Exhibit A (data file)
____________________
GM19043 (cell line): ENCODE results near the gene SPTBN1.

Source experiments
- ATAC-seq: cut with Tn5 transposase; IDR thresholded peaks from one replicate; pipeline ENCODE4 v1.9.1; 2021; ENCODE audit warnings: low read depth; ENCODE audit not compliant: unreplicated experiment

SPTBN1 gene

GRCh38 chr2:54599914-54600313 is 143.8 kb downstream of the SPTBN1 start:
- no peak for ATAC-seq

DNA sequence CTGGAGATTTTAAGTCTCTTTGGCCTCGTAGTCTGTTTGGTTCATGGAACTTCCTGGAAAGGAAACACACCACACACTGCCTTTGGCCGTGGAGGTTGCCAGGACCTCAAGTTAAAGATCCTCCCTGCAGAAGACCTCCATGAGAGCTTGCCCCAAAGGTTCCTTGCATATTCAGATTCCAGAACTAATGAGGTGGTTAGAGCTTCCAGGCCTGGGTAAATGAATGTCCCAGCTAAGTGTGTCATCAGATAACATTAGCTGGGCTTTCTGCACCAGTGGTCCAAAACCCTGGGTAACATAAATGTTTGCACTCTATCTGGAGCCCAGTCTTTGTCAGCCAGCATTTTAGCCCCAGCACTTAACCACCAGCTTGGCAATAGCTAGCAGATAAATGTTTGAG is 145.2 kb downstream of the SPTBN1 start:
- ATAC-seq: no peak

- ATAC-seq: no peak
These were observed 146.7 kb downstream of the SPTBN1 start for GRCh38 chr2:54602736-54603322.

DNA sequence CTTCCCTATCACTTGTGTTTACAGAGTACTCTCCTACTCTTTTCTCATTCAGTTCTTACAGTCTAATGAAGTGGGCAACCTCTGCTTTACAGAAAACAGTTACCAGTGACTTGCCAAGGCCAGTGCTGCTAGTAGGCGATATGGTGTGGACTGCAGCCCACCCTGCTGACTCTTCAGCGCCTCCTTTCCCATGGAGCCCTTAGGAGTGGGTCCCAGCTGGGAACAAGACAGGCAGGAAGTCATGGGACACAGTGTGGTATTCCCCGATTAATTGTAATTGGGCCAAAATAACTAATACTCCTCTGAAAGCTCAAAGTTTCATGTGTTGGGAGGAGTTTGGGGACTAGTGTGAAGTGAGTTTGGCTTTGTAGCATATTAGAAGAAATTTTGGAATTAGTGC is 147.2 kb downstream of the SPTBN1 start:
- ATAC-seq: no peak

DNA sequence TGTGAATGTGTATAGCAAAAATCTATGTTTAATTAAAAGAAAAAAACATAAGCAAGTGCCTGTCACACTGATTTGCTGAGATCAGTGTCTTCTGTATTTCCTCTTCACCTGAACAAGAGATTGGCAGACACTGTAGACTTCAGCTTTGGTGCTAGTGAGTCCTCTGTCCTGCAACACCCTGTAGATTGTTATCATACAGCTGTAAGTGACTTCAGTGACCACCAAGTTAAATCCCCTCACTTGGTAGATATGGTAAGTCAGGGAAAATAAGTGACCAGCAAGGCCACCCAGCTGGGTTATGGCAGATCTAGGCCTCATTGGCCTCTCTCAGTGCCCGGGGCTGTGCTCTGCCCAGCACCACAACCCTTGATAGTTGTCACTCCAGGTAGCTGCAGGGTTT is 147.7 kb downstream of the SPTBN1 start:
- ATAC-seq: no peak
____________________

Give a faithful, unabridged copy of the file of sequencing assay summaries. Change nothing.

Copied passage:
GM19043 (cell line): ENCODE results near the gene SPTBN1.

Source experiments
- ATAC-seq: cut with Tn5 transposase; IDR thresholded peaks from one replicate; pipeline ENCODE4 v1.9.1; 2021; ENCODE audit warnings: low read depth; ENCODE audit not compliant: unreplicated experiment

SPTBN1 gene

GRCh38 chr2:54599914-54600313 is 143.8 kb downstream of the SPTBN1 start:
- no peak for ATAC-seq

DNA sequence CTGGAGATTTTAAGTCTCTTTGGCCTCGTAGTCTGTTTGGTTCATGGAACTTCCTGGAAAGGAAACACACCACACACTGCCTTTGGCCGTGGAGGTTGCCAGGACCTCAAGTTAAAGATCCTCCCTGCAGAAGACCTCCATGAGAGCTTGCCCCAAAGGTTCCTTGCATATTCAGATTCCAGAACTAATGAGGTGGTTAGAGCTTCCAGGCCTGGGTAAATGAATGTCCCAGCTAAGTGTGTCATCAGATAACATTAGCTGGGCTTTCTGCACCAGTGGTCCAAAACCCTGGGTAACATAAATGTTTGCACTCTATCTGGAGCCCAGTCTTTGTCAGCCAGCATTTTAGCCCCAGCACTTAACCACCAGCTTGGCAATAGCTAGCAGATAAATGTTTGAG is 145.2 kb downstream of the SPTBN1 start:
- ATAC-seq: no peak

- ATAC-seq: no peak
These were observed 146.7 kb downstream of the SPTBN1 start for GRCh38 chr2:54602736-54603322.

DNA sequence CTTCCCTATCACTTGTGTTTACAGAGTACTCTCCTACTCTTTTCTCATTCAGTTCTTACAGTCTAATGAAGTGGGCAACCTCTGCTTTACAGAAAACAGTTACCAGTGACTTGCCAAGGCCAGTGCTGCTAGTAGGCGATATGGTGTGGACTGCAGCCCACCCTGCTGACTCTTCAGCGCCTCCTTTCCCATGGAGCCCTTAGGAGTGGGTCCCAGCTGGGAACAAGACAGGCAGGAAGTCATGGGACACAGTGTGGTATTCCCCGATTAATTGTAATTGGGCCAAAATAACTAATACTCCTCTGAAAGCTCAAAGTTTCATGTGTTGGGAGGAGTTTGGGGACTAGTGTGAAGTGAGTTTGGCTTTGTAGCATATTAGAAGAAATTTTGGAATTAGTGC is 147.2 kb downstream of the SPTBN1 start:
- ATAC-seq: no peak

DNA sequence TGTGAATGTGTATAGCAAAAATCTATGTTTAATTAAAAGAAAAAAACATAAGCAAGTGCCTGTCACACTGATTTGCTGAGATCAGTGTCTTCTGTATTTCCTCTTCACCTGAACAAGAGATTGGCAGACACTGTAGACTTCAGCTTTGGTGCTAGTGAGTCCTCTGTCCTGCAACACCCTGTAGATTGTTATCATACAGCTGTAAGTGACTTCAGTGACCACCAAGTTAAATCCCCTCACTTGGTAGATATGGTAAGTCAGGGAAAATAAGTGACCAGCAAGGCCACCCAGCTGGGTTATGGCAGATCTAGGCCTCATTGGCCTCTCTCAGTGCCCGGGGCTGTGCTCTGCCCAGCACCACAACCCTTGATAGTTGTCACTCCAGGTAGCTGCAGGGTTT is 147.7 kb downstream of the SPTBN1 start:
- ATAC-seq: no peak